What did Drury do to poor Bishop O’Healey, and what happened to the remains of these religious men afterwards?

    [Read More...]
  • All about Tudor Medicine and Health

    As today is the anniversary of physician and paediatrician Thomas Phaer making his will on 12th August 1560, and he was known for some rather interesting remedies – find out about him here – I thought I’d share the July 2019 edition of Tudor Life magazine which focused on Tudor Medicine and Health…

    [Read More...]
  • August 12 – The talented Thomas Phaer and his interesting remedies

    On this day in Tudor history, 12th August 1560, in the reign of Queen Elizabeth I, translator, lawyer, physician and paediatrician Thomas Phaer (Fair) made his will after suffering an accident.

    Phaer has become known as the “Father of English Paediatrics” for his works, which include “The Book of Children”.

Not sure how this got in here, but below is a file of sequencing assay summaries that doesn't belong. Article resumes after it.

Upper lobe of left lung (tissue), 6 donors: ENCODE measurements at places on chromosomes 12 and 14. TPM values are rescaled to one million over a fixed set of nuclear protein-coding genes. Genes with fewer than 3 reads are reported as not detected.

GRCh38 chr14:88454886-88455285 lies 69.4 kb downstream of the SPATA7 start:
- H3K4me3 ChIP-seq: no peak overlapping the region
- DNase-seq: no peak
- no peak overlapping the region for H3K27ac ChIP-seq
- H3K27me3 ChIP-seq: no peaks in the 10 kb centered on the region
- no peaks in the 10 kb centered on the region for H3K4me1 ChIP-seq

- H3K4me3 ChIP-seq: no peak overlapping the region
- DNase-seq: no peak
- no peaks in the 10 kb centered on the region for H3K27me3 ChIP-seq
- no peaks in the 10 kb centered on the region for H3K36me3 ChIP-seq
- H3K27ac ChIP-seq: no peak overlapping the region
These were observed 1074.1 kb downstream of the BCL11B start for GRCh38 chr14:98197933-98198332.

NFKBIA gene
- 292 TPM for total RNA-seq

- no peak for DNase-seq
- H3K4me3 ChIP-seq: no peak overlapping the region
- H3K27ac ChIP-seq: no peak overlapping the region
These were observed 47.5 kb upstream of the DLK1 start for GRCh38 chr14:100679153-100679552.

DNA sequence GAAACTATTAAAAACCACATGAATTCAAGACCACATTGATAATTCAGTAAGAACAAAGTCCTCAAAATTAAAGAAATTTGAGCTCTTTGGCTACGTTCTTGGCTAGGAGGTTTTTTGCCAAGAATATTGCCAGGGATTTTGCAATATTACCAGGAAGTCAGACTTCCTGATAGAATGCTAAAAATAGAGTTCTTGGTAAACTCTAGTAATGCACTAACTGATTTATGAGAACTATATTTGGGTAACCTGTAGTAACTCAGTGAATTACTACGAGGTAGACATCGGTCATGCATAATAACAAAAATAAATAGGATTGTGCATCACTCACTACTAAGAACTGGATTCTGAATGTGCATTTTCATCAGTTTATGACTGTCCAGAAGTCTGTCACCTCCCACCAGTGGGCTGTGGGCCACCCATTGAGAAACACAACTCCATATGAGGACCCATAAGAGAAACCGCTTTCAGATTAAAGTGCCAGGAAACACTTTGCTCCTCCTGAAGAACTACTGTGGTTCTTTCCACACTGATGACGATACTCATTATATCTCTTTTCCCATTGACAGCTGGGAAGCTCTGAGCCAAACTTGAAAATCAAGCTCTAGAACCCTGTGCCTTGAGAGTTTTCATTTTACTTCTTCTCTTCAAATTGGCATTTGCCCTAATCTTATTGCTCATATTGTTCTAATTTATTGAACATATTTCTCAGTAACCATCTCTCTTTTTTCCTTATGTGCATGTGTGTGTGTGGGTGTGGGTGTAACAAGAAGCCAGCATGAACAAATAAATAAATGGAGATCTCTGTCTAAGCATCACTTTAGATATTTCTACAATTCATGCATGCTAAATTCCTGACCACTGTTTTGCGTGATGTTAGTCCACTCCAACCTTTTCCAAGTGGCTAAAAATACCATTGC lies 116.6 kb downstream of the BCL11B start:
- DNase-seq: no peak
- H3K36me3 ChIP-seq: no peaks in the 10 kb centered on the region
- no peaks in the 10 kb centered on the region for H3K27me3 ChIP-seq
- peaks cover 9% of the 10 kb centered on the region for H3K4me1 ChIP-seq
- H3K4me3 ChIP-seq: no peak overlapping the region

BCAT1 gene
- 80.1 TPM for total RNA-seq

Find out more about this man and hear about some of his rather interesting remedies for caring for children.

    [Read More...]
  • August 11 – Sir Maurice Berkeley dies

    On this day in Tudor history, 11th August 1581, in the reign of Queen Elizabeth I, Sir Maurice Berkeley died.

    You may not have heard of Sir Maurice Berkeley, but he had a wonderful court career. He served Henry as a gentleman usher of Henry VIII’s Privy Chamber, and also served Edward VI and Elizabeth I. He proved his loyalty to Mary I by arresting rebel leader, Thomas Wyatt the Younger.

    Find out more about this lesser-known Tudor man…

    [Read More...]
  • August 10 – A requiem mass for Edward VI, and seven drownings

    On this day in Tudor history, 10th August 1553, the same day that the new monarch, Queen Mary I, held requiem mass for the soul of her late half-brother, her predecessor King Edward VI, seven men died at London Bridge. They died of drowning.

    [Read More...]
  • August 9 – Elizabeth I issues a mandate that causes a stir

    On this day in Tudor history, 9th August 1561, while on a visit to Ipswich, in Suffolk, Queen Elizabeth I issued a royal mandate which caused quite a stir. She was forbidding women to reside in cathedrals and colleges.

    [Read More...]